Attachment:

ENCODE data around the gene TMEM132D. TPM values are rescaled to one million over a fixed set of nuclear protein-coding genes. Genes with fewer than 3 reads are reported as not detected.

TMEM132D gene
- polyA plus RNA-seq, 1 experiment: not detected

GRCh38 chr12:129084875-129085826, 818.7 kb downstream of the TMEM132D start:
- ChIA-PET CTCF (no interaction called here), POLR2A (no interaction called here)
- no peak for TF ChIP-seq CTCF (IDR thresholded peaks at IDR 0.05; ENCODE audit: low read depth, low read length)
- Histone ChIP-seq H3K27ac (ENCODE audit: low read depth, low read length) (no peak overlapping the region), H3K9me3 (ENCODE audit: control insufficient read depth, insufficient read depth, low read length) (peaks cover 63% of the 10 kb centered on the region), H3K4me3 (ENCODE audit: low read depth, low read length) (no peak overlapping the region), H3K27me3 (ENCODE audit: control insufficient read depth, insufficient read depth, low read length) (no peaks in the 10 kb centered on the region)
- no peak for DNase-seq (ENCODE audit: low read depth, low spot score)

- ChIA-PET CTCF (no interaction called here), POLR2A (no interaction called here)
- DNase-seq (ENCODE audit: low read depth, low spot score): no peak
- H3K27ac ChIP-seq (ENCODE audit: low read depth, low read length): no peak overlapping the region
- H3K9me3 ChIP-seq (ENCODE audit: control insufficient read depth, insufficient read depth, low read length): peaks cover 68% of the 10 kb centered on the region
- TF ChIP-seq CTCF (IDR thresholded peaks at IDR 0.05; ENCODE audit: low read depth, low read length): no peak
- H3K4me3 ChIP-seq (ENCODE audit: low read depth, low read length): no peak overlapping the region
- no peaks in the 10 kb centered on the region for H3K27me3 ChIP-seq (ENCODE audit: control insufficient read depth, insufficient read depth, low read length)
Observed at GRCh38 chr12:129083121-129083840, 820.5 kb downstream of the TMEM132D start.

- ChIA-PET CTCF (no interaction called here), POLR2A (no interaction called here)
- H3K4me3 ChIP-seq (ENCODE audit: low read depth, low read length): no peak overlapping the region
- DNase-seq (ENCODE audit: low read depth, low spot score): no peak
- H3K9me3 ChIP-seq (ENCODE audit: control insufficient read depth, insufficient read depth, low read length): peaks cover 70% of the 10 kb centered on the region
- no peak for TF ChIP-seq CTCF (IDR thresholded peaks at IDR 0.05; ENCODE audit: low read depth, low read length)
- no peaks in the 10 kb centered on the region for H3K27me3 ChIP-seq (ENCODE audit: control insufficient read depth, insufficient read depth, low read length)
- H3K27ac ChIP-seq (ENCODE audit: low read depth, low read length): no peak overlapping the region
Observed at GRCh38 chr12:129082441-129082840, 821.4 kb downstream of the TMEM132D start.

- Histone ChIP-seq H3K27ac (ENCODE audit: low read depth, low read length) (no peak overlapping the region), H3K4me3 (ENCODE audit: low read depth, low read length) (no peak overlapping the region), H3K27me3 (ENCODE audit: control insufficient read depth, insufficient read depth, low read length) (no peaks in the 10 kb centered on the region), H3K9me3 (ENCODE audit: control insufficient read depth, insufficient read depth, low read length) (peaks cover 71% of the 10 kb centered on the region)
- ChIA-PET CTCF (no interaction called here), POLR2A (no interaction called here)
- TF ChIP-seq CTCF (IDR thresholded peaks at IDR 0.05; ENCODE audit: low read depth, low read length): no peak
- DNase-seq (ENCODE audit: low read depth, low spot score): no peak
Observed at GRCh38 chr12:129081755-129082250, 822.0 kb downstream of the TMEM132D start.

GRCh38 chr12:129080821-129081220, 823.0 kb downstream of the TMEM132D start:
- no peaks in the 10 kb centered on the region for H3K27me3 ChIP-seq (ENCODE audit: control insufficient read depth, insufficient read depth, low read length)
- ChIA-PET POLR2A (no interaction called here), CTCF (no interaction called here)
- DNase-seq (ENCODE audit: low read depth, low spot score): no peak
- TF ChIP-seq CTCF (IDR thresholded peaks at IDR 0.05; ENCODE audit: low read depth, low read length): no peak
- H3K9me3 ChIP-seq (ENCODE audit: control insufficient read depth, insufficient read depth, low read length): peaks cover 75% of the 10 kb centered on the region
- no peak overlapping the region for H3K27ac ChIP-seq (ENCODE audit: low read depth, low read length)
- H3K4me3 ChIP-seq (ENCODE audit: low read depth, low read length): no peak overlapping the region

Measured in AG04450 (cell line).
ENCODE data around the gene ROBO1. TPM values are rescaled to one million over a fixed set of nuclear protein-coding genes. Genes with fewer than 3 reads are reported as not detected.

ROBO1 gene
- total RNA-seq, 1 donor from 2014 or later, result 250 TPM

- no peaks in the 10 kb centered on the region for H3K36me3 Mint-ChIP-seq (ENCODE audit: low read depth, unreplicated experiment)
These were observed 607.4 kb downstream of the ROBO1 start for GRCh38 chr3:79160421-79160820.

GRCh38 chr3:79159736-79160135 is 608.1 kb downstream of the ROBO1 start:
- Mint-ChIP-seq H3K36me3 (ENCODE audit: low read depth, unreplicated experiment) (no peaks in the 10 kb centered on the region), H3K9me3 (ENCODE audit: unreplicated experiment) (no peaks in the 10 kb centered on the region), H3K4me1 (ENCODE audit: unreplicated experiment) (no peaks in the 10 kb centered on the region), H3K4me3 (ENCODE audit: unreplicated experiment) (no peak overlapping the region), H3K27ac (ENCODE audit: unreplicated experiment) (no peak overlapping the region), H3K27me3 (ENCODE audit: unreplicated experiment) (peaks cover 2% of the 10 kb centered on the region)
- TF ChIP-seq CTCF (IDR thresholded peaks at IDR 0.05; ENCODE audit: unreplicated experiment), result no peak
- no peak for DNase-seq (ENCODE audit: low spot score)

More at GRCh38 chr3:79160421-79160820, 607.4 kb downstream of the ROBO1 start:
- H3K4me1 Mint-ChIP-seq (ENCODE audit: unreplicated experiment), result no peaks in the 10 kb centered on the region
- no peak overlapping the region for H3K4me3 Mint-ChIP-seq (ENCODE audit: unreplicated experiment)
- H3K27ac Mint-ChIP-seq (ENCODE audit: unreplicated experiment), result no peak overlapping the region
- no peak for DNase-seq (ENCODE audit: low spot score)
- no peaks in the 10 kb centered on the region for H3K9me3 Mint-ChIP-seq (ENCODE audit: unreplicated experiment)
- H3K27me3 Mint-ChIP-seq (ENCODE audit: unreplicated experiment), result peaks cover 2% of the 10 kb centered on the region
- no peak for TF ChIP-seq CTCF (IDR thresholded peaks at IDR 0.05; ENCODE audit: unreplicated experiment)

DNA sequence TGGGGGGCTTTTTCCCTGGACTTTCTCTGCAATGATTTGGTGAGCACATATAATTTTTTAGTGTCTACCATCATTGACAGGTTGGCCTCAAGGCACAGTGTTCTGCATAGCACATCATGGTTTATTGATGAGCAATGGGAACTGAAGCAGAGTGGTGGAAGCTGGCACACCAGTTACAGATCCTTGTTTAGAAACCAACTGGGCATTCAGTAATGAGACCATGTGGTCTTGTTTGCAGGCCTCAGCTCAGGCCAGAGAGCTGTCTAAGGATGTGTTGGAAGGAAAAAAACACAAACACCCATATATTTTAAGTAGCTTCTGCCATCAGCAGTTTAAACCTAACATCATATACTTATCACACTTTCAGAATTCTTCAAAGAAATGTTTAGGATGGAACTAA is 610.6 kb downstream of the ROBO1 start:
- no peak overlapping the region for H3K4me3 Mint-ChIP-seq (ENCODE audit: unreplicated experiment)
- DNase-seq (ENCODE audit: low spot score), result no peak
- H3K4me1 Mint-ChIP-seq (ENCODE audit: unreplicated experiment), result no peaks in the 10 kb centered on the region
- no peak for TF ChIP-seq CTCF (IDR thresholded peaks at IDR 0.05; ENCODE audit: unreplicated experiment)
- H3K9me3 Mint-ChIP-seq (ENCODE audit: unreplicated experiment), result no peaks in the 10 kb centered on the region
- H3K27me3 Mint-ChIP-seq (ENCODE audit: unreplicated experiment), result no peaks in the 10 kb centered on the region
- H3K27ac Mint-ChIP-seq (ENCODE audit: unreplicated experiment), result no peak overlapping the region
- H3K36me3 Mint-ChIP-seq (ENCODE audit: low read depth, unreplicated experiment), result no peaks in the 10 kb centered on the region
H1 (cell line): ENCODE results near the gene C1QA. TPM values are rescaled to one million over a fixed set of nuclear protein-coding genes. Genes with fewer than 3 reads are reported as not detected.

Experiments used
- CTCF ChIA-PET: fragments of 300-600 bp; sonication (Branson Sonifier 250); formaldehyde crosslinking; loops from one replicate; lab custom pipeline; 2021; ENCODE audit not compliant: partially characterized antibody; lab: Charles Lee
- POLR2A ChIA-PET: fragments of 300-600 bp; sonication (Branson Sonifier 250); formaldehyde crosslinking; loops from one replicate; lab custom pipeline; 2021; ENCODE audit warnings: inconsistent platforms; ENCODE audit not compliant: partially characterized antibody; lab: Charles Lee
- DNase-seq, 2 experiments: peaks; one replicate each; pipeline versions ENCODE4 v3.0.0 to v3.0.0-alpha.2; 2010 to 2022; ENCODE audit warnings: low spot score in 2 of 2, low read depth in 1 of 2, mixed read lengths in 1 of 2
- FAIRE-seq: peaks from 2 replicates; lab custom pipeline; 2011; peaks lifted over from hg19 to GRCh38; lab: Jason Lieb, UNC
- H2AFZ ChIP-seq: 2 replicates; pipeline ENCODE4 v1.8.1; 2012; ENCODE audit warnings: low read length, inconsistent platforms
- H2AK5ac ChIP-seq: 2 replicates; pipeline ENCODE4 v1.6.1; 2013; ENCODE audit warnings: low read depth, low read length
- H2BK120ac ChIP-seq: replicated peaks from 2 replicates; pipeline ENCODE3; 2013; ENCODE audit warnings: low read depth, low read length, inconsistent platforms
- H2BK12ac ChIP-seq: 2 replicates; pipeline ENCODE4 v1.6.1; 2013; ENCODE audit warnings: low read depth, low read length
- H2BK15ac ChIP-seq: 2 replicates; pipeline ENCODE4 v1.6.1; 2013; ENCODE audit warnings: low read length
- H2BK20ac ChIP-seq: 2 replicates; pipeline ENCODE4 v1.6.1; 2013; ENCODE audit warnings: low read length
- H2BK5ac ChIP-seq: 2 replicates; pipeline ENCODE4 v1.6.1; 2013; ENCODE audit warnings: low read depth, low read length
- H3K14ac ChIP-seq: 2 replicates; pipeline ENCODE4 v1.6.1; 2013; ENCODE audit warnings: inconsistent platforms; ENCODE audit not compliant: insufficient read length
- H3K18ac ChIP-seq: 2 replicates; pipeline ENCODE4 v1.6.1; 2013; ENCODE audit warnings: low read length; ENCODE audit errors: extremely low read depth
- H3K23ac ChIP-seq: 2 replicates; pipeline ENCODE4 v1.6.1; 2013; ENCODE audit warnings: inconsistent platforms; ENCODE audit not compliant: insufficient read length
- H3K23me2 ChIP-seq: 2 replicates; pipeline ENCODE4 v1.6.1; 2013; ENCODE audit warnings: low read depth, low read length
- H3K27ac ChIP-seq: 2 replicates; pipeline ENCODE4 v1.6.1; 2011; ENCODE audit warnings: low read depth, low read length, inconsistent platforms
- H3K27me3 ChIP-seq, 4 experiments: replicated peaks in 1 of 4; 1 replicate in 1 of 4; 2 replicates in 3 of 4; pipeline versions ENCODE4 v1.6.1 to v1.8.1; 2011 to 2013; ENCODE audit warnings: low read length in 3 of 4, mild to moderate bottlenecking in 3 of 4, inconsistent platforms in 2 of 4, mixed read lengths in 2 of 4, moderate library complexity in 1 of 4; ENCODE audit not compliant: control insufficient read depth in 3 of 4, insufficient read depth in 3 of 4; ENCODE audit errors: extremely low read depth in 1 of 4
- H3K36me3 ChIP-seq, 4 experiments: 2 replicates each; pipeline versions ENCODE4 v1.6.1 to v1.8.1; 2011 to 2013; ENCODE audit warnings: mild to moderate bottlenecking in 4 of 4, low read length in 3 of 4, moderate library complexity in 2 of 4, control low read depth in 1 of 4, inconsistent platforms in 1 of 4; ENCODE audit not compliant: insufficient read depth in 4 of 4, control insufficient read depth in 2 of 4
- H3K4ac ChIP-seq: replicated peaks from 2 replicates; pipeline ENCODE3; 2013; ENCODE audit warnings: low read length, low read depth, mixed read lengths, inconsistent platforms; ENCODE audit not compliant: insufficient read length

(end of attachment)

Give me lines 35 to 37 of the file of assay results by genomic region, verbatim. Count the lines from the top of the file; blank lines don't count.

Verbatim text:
- H3K9me3 ChIP-seq (ENCODE audit: control insufficient read depth, insufficient read depth, low read length): peaks cover 75% of the 10 kb centered on the region
- no peak overlapping the region for H3K27ac ChIP-seq (ENCODE audit: low read depth, low read length)
- H3K4me3 ChIP-seq (ENCODE audit: low read depth, low read length): no peak overlapping the region